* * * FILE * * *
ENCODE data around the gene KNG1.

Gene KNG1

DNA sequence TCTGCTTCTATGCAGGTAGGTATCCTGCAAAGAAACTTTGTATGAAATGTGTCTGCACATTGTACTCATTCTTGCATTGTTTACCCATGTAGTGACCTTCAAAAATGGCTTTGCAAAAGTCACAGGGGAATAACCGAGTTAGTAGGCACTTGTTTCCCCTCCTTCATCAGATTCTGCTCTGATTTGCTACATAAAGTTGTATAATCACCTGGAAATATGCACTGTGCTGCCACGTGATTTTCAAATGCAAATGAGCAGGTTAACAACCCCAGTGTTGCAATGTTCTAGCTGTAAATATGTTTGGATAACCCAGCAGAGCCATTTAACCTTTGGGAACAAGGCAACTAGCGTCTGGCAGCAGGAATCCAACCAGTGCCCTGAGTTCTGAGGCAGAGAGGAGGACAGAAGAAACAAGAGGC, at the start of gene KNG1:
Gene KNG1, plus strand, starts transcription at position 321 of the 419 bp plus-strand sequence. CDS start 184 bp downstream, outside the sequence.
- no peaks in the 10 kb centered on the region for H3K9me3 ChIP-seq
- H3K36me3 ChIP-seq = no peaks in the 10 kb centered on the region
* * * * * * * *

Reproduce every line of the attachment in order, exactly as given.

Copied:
ENCODE data around the gene KNG1.

Gene KNG1

DNA sequence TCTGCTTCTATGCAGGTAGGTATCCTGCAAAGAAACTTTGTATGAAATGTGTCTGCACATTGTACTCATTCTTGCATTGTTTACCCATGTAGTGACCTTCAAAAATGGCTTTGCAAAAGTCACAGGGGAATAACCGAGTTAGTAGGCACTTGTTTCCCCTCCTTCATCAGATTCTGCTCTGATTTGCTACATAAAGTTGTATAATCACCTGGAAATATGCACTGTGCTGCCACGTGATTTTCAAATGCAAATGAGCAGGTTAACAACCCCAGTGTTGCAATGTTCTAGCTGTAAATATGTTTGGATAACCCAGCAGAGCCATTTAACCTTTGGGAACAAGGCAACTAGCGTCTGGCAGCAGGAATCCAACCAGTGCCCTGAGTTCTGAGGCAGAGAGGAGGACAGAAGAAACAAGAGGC, at the start of gene KNG1:
Gene KNG1, plus strand, starts transcription at position 321 of the 419 bp plus-strand sequence. CDS start 184 bp downstream, outside the sequence.
- no peaks in the 10 kb centered on the region for H3K9me3 ChIP-seq
- H3K36me3 ChIP-seq = no peaks in the 10 kb centered on the region